Getting to know our new home

We’re homeowners again. One day we will actually have everything in the house and the boxes will be empty and I will find the boys’ winter clothes.
For now what we have is an almost entirely empty house and a rotating schedule of contractors stopping by to fix a few things here and there.
And I couldn’t be happier.
Settlement day was exhilarating for us and emotional for the man who had owned the home for 50-some years. We thought we had lost our chance at this house—the first one we toured—when it went under contract in June. But there was some problem with the other buyer’s loan. When the house came back on the market, we were ready for it.
After we signed all the papers and had the house keys in our hand, our agent said to the now-former owner, “We’re so glad that other loan fell through.”
“So am I,” he said. And I knew he meant it.
Then John and I drove to our new house. There on the kitchen counter we found a card and a bottle of wine from the owner. He signed his name and his wife’s, even though she passed away earlier this spring.
He even left us photos of the house through the years so we would have some of its history. He is such a thoughtful man.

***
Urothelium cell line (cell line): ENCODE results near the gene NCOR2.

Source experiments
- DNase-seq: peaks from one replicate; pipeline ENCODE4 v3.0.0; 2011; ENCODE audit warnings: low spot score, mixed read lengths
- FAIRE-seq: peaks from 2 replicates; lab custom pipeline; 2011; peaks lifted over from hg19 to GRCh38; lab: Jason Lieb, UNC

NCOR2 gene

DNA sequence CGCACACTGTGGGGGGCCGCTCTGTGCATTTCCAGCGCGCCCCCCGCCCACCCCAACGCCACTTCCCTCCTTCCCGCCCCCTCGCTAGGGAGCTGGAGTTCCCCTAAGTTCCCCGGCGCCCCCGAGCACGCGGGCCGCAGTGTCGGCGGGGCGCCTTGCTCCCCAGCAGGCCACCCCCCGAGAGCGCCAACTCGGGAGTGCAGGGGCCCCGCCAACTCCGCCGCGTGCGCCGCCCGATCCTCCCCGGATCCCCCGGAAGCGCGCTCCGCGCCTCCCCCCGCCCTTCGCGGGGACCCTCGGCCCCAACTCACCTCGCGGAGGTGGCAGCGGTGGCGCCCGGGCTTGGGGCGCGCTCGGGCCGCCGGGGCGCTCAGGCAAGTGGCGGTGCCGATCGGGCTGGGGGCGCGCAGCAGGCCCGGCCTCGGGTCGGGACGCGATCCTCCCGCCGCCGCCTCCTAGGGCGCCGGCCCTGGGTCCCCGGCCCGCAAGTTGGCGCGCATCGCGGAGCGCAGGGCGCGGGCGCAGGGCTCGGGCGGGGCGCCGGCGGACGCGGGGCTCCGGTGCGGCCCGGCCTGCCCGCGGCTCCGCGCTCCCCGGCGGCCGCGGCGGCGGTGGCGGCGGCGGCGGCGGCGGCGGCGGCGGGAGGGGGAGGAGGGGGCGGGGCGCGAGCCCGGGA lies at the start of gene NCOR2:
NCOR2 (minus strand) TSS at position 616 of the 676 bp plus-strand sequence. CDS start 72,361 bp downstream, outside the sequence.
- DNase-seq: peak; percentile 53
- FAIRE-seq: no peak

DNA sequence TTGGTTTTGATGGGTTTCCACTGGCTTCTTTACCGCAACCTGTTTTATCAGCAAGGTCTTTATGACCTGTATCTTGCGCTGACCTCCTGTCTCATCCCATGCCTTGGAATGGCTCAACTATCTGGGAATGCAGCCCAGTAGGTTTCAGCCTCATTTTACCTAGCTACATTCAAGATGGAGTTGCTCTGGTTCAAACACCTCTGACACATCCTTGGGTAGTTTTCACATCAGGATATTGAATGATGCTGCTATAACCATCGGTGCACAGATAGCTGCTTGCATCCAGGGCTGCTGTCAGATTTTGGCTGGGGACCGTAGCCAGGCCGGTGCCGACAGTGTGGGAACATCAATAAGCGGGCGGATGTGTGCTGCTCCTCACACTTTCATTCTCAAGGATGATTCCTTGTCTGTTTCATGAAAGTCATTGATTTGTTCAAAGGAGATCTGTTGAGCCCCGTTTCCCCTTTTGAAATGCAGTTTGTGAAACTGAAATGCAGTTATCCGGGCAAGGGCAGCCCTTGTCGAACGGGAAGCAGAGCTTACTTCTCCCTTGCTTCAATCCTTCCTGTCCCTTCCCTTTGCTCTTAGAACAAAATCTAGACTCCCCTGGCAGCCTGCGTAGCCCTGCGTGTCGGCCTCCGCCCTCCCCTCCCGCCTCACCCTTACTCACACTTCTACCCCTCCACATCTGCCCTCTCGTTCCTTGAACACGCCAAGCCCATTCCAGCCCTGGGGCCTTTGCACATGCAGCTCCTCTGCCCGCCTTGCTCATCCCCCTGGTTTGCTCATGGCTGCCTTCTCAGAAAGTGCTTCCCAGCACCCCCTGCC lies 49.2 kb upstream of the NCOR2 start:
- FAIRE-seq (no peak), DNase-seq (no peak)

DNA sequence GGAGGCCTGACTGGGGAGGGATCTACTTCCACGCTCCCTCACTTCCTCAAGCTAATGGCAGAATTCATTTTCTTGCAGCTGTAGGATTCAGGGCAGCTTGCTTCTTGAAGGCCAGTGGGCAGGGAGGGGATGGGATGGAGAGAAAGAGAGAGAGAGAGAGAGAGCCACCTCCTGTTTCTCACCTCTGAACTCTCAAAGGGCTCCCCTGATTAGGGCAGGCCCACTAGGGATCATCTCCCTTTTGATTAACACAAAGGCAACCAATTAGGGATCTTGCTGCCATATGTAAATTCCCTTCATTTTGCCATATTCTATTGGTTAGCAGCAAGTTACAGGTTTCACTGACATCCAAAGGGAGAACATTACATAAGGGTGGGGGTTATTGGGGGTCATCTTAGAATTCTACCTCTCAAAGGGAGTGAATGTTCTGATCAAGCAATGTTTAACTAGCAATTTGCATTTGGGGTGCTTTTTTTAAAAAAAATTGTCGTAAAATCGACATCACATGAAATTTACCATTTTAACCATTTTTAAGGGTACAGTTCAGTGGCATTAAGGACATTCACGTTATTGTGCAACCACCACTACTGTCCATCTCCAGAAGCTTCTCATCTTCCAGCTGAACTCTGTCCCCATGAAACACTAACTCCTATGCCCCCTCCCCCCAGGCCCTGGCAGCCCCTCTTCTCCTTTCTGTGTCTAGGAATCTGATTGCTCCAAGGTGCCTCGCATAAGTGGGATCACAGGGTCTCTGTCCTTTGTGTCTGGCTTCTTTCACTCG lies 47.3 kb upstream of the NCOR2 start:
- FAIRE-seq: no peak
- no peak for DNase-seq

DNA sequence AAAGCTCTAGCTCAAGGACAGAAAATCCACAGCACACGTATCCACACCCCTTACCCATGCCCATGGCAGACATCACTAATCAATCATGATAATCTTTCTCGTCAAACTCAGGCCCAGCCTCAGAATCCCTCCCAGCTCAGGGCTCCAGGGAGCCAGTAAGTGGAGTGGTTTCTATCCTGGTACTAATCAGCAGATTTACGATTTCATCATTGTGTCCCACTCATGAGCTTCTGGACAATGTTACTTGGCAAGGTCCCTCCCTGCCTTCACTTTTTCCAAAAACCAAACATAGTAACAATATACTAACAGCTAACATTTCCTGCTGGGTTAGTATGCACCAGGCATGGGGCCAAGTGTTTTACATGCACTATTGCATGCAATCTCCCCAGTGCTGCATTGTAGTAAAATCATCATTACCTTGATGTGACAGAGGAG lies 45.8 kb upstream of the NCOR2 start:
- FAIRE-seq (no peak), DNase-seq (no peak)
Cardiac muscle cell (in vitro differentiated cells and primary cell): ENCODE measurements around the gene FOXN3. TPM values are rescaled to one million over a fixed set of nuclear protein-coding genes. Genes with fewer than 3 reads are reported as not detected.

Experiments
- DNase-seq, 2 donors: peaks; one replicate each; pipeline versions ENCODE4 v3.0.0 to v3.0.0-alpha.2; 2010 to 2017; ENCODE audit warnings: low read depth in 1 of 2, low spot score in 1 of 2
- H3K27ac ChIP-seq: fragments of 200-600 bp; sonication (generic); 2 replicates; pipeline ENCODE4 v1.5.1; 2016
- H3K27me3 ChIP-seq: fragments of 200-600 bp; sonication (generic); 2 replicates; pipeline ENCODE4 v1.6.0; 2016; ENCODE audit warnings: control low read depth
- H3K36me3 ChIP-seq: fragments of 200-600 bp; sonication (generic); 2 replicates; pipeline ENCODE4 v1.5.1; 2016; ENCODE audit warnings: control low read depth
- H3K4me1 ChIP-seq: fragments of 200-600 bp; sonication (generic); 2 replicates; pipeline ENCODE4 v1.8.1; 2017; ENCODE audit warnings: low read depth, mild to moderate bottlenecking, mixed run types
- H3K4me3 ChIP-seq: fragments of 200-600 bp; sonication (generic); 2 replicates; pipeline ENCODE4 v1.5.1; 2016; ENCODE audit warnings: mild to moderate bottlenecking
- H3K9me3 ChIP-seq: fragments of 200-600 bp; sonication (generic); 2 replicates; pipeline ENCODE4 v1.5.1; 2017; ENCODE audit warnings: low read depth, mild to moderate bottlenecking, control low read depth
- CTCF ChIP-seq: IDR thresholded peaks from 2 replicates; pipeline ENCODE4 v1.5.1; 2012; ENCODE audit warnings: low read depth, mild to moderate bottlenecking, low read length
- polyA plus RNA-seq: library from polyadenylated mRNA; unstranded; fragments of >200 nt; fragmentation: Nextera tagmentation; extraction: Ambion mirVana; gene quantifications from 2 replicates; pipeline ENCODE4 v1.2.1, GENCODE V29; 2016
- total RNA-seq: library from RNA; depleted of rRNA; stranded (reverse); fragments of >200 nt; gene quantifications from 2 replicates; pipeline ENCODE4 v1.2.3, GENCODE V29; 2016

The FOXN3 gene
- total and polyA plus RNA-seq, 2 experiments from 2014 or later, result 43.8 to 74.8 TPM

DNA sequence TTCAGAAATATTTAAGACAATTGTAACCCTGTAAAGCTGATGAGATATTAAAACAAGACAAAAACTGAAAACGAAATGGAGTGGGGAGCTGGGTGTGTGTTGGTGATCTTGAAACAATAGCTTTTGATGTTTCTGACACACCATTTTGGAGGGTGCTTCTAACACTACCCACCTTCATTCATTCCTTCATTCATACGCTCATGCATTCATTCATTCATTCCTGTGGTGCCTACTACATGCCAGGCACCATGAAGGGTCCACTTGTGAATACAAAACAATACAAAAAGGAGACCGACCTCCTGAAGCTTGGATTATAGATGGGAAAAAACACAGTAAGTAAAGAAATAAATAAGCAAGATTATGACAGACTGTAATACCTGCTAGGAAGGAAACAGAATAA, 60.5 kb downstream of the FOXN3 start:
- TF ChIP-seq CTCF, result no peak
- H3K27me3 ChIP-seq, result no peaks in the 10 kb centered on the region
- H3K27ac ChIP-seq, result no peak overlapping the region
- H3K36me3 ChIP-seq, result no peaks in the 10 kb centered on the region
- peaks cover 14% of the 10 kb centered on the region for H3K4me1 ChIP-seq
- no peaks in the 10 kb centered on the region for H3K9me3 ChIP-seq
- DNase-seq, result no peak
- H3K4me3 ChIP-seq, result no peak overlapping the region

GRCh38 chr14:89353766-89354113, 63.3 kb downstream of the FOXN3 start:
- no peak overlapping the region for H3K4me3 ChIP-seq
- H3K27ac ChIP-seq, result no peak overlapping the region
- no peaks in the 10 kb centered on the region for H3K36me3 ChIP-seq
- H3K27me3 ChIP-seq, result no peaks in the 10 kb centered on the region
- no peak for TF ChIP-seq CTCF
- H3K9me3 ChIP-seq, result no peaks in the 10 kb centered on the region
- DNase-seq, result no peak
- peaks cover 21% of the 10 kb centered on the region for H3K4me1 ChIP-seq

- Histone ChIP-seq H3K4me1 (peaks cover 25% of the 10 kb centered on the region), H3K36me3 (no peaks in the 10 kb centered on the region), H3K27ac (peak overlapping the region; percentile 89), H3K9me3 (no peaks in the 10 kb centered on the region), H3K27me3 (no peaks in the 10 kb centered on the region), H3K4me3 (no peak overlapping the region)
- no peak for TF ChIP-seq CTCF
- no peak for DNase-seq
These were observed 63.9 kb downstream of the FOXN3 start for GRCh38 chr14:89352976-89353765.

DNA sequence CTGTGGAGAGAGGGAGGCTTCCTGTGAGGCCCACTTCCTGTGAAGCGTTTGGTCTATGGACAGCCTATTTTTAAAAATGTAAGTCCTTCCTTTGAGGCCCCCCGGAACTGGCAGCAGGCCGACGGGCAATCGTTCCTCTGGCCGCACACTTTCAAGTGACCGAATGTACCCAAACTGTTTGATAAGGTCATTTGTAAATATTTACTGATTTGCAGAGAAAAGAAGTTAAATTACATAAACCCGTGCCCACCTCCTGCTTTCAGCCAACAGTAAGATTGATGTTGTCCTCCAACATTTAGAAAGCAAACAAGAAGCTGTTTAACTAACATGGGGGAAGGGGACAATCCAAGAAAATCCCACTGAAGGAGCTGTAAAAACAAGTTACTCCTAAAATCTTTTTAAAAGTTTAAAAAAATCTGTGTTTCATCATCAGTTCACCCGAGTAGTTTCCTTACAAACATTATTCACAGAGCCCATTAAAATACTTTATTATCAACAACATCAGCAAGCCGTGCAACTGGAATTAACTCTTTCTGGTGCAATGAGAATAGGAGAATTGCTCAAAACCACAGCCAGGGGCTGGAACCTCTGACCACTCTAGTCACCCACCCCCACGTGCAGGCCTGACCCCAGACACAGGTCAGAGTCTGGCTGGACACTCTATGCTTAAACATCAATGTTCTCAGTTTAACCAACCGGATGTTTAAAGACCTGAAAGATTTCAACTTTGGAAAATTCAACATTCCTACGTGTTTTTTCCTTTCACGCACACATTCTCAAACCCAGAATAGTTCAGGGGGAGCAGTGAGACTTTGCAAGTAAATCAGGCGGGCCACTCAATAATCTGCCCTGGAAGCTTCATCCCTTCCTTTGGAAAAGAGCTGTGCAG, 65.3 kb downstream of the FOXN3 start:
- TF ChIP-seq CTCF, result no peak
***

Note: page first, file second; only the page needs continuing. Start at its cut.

Tonight I took the boys to the house for a picnic on the living room floor. When they got tired of eating, I asked them to help me. I didn’t really need the measurements we took, but measuring tapes are so much fun. And I want them to feel they are helping make this house theirs.
It seems to be working.
When a contractor friend who had stopped by to do some work asked Leo which was his bedroom, he proudly gave him a tour of the room he and his little brother will share. Then he counted the bedroom windows to make sure we had ordered enough Star Wars curtains.
Daniel doesn’t care about curtains. He’s just thrilled that he’s moving into a house with a water dispenser on the fridge.
It may take a bit of paint, drywall, and some lemonade spills, but one day soon this new place won’t just feel like “the new house”. It will be our very own home. And if my efforts don’t make that happen, the boys will take matters into their own hands.
How did you make your mark on your new house so it felt like your family home?

Catholic Review

The Catholic Review is the official publication of the Archdiocese of Baltimore.